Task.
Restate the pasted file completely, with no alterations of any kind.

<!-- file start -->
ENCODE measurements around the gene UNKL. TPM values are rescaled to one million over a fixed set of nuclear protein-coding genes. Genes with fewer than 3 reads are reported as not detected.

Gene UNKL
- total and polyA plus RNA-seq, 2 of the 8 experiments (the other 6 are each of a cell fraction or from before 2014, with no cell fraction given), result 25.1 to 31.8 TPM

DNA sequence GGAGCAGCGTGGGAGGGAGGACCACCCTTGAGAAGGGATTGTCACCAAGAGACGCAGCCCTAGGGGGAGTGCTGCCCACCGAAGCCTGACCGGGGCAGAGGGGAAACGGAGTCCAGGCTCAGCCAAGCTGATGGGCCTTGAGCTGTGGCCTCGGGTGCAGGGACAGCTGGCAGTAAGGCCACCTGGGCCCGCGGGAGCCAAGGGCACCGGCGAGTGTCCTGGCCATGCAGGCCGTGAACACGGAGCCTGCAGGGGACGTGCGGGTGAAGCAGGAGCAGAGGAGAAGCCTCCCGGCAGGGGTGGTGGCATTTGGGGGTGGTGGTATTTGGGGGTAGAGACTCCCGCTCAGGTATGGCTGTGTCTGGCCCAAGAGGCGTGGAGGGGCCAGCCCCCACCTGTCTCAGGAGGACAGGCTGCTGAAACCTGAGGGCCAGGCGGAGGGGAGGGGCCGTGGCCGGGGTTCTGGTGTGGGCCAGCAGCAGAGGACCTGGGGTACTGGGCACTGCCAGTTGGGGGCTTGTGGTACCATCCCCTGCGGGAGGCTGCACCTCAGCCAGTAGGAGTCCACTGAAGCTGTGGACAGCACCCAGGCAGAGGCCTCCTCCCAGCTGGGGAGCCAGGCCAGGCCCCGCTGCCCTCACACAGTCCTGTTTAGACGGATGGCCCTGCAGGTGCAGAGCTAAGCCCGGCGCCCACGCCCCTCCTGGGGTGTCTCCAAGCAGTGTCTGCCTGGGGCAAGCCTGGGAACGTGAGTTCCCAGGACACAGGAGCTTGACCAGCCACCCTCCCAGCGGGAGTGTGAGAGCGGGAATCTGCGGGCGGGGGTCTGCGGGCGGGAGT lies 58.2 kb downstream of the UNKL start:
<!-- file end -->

ENCODE measurements around the gene UNKL. TPM values are rescaled to one million over a fixed set of nuclear protein-coding genes. Genes with fewer than 3 reads are reported as not detected.

Gene UNKL
- total and polyA plus RNA-seq, 2 of the 8 experiments (the other 6 are each of a cell fraction or from before 2014, with no cell fraction given), result 25.1 to 31.8 TPM

DNA sequence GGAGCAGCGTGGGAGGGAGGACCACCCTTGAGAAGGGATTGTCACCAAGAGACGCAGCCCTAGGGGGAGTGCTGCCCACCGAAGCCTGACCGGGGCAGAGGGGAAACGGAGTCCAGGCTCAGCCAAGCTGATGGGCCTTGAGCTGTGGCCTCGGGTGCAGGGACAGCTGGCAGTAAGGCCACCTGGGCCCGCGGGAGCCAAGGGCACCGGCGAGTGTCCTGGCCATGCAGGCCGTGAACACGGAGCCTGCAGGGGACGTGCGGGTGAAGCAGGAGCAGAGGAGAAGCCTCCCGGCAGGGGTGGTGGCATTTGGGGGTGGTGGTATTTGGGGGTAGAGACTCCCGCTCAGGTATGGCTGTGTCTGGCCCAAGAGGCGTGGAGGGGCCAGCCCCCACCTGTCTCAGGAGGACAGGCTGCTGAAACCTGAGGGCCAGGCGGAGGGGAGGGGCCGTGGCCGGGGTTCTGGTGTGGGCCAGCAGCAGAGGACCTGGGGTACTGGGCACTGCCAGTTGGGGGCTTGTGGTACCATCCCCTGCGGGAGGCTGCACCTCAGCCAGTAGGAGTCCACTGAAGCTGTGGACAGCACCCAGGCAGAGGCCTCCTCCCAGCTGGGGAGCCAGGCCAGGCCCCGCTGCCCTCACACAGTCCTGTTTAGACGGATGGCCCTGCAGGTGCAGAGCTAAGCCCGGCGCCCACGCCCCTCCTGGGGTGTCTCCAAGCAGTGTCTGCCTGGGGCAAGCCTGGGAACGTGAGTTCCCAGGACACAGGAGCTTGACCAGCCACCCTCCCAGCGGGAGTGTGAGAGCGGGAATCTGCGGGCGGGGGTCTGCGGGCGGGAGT lies 58.2 kb downstream of the UNKL start: